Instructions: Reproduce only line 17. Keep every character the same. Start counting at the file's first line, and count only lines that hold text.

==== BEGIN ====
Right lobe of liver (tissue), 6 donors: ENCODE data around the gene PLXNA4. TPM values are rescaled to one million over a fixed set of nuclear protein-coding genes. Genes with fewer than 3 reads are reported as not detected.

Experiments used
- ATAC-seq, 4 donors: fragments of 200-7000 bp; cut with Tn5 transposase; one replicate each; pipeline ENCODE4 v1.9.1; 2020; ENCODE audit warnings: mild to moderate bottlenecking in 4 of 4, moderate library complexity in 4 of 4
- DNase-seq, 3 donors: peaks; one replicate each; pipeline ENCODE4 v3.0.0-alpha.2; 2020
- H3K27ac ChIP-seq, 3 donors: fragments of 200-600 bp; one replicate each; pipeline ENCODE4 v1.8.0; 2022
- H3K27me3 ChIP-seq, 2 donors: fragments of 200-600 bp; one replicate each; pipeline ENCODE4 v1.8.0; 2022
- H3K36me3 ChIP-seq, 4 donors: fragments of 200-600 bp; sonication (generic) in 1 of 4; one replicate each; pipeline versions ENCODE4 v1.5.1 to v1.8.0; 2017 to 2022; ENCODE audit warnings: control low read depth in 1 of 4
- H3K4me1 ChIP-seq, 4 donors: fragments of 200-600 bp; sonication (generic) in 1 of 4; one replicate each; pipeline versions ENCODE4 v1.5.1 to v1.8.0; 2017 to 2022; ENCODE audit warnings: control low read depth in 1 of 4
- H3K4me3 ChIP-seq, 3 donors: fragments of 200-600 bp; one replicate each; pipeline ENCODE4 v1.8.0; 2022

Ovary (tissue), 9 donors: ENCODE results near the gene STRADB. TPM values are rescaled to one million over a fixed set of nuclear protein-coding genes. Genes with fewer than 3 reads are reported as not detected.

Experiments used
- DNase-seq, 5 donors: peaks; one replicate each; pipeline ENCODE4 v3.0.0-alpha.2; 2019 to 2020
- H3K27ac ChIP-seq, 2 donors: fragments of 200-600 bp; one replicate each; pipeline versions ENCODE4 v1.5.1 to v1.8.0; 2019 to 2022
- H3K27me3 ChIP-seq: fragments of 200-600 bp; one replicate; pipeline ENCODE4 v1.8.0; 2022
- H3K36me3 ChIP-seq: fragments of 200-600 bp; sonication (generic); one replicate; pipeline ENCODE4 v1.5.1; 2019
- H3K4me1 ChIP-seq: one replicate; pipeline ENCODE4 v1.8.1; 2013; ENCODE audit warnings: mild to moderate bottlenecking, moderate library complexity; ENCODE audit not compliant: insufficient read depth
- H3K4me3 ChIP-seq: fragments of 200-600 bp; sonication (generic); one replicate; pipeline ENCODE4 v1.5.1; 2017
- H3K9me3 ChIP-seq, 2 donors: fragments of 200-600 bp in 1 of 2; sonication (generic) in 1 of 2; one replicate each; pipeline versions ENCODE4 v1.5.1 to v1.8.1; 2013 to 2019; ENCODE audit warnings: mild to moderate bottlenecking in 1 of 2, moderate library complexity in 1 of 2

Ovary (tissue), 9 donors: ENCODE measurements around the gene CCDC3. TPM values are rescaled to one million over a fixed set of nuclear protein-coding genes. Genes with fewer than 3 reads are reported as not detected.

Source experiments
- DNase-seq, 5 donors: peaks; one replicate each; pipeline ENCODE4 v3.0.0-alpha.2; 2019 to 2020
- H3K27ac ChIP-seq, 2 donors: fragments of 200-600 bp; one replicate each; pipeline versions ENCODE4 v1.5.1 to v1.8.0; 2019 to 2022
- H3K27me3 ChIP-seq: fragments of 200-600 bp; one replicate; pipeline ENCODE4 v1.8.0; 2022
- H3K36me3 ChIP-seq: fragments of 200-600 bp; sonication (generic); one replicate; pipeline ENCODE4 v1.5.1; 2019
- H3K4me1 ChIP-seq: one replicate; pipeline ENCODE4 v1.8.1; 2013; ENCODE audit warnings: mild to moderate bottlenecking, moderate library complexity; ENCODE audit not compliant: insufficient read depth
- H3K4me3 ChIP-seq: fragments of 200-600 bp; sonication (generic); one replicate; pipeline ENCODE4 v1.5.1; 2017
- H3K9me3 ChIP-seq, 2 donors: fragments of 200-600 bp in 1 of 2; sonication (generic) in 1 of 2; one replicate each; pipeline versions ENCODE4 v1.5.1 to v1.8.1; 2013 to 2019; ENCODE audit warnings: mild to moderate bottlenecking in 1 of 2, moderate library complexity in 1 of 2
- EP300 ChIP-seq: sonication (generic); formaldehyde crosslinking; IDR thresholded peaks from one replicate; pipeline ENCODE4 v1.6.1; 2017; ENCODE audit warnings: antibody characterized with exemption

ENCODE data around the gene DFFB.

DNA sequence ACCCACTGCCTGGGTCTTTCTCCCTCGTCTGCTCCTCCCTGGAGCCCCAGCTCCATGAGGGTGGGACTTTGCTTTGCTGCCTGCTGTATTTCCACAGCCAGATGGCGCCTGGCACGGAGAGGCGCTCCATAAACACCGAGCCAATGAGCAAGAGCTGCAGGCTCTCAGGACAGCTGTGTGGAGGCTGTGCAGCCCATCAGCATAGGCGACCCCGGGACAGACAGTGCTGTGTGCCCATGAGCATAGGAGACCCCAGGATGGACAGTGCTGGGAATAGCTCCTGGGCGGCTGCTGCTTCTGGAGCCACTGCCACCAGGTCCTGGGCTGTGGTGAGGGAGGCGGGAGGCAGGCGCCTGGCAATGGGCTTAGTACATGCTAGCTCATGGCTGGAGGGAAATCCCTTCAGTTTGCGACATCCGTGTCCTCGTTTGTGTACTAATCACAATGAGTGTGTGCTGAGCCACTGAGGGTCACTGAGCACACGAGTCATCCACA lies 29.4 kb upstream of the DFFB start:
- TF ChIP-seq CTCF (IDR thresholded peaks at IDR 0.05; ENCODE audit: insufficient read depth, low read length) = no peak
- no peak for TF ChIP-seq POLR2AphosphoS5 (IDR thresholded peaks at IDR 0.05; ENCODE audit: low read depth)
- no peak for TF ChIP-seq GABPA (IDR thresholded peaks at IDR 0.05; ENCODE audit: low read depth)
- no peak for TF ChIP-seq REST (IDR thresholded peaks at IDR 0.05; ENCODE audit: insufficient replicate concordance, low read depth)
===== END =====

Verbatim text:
- H3K4me3 ChIP-seq: fragments of 200-600 bp; sonication (generic); one replicate; pipeline ENCODE4 v1.5.1; 2017